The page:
Gifting is illegal if it exceeds possession limits and if a financial transaction — such as a raffle, cover charge, or donation — is conducted. The state considers these actions a marijuana sale.


Federal law makes it illegal to bring cannabis purchased in another state to Oregon, or to travel with cannabis purchased in Oregon to another state, including the neighboring adult-use states of California, Nevada, and Washington.


If driving within Oregon, legal possession limits apply and driving under the influence of marijuana remains illegal. Additionally, it’s also illegal to consume cannabis in a car, whether the user is a driver or passenger.


If flying within the state of Oregon, passengers flying out of Portland International Airport (PDX) are allowed to possess up to 1 ounce, or 28.35 grams, of marijuana. Smoking it on an aircraft, however, is illegal. Using or having cannabis on federal property is illegal.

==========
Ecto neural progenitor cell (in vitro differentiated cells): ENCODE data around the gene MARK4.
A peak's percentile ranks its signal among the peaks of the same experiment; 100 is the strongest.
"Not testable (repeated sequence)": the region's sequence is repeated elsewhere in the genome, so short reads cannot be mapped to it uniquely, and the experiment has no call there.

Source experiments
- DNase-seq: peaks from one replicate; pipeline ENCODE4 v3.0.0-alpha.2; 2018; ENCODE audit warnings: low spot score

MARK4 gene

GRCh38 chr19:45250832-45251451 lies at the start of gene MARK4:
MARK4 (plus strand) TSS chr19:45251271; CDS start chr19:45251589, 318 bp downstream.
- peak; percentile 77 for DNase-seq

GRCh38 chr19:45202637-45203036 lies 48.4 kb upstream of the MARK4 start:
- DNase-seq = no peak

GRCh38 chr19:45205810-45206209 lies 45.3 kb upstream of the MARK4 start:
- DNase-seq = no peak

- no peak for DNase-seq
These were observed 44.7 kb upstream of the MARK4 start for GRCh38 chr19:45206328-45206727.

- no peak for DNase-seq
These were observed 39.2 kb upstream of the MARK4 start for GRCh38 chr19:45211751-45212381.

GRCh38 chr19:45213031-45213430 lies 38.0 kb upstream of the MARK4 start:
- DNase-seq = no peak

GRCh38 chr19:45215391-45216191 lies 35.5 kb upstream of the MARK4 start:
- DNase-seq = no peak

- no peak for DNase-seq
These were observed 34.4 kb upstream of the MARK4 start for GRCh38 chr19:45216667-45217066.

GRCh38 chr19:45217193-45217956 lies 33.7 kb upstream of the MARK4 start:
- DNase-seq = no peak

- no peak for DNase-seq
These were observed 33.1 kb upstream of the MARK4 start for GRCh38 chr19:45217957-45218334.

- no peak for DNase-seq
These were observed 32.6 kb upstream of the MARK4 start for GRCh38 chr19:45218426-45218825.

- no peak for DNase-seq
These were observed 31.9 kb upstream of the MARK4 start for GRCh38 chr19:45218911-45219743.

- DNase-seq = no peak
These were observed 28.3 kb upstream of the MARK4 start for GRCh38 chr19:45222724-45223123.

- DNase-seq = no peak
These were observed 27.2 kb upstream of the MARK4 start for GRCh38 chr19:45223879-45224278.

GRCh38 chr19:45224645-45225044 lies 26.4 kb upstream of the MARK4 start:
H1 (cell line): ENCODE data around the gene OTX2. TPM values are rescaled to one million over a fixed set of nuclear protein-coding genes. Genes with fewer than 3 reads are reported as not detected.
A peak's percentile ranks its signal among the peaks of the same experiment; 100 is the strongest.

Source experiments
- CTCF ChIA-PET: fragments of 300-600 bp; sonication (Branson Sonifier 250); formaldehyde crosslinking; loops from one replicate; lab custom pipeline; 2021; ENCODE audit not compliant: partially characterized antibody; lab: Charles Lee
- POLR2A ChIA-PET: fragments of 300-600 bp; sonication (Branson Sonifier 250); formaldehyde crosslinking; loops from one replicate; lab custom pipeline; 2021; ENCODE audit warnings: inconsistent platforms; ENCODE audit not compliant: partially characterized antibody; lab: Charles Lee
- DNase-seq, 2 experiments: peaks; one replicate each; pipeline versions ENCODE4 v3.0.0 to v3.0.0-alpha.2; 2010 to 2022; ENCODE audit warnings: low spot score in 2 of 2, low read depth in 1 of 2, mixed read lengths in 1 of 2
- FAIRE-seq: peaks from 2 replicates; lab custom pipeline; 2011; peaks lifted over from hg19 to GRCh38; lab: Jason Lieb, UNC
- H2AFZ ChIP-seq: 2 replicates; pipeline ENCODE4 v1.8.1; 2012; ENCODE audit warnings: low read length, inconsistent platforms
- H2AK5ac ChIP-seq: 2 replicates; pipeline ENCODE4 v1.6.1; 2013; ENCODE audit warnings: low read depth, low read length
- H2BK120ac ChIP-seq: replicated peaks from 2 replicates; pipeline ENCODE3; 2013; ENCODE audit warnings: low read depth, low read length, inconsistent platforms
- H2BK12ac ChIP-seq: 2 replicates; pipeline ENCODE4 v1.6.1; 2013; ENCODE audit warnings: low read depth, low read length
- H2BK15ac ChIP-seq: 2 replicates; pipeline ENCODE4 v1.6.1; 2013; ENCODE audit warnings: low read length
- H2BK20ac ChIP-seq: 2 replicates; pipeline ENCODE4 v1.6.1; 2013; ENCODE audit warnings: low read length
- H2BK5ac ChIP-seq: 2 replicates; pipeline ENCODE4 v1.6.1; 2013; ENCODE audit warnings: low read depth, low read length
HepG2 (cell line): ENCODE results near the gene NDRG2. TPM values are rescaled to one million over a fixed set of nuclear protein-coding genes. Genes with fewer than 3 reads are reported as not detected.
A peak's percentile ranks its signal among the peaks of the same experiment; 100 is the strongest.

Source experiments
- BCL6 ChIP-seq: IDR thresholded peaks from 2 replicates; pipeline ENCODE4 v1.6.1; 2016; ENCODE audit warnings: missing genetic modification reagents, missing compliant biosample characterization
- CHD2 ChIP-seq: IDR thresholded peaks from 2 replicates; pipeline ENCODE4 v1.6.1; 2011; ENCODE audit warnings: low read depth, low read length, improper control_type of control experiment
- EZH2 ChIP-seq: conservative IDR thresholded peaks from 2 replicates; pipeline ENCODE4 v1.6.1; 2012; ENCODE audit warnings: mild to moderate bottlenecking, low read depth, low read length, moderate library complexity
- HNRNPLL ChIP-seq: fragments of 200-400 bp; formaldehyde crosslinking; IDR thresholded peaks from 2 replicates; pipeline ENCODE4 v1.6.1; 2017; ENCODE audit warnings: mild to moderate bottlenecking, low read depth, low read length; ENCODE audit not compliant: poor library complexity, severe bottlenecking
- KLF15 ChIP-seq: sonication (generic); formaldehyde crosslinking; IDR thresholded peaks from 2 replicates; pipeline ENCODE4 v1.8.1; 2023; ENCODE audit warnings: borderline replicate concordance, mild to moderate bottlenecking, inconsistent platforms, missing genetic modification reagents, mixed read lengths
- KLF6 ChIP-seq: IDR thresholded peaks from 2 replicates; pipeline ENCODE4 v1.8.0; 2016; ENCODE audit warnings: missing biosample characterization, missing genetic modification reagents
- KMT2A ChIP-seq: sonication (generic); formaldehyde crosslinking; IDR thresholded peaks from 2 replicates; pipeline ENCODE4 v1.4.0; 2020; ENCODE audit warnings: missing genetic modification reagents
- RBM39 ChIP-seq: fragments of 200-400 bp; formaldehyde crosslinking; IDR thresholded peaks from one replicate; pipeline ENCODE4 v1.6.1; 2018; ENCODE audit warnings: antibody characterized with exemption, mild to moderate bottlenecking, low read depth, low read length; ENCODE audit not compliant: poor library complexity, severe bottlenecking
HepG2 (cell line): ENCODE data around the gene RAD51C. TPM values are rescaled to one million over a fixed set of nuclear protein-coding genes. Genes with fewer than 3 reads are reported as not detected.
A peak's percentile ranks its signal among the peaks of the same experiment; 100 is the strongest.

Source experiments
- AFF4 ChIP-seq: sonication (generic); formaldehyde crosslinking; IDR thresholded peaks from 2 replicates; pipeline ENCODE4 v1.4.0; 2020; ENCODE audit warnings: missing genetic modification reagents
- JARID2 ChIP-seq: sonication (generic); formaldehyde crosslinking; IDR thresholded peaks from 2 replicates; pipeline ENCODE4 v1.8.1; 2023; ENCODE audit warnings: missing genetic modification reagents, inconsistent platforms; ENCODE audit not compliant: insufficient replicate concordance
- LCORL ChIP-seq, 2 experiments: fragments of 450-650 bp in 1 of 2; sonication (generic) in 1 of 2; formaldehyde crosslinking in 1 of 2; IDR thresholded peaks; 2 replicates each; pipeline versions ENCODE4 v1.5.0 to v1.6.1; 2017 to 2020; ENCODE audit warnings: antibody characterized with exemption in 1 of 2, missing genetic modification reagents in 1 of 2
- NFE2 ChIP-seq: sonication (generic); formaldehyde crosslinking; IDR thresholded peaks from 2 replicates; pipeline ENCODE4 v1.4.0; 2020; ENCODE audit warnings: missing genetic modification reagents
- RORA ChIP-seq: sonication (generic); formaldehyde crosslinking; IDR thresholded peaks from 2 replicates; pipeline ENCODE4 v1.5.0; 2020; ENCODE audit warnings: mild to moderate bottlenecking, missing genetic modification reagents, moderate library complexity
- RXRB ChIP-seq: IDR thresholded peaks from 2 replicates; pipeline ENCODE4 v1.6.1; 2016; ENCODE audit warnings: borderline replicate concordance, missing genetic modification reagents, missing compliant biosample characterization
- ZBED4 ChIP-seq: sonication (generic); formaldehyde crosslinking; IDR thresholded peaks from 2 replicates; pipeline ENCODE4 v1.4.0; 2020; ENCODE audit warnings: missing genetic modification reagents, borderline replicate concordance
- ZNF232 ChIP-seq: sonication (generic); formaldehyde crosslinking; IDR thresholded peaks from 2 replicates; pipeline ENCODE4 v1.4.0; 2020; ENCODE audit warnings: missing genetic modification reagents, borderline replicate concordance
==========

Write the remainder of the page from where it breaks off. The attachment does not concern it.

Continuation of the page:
Patients and their caregivers may possess up to:

  • 24 ounces, or 680.4 grams, of usable marijuana;
  • 16 ounces, or 453.6 grams, of cannabis-infused products in solid form;
  • 72 fluid ounces of cannabis-infused products in liquid form;
  • 5 grams of cannabis extracts and concentrates;
  • 50 marijuana seeds, and
  • Four immature marijuana plants.

Home Cultivation

Adults ages 21 and older may grow up to four marijuana plants at home or private property and out of public view. Renters must check with their landlords, who retain the right to limit cannabis use and growth on their properties.


Patients growing medical marijuana or assigning a grower must provide the OMMP with the name of the grower and grow site address, which must be a physical location in Oregon. One registered grow site address is allowed per patient. Once approved, medical patients are permitted to cultivate more than recreational users.


How many plants can you grow in Oregon with a medical card? Patients or assigned growers cultivating a medical grow site may cultivate up to the following per patient:

  • Six mature plants;
  • 12 immature plants that are taller than 24 inches, or 61 centimeters, and;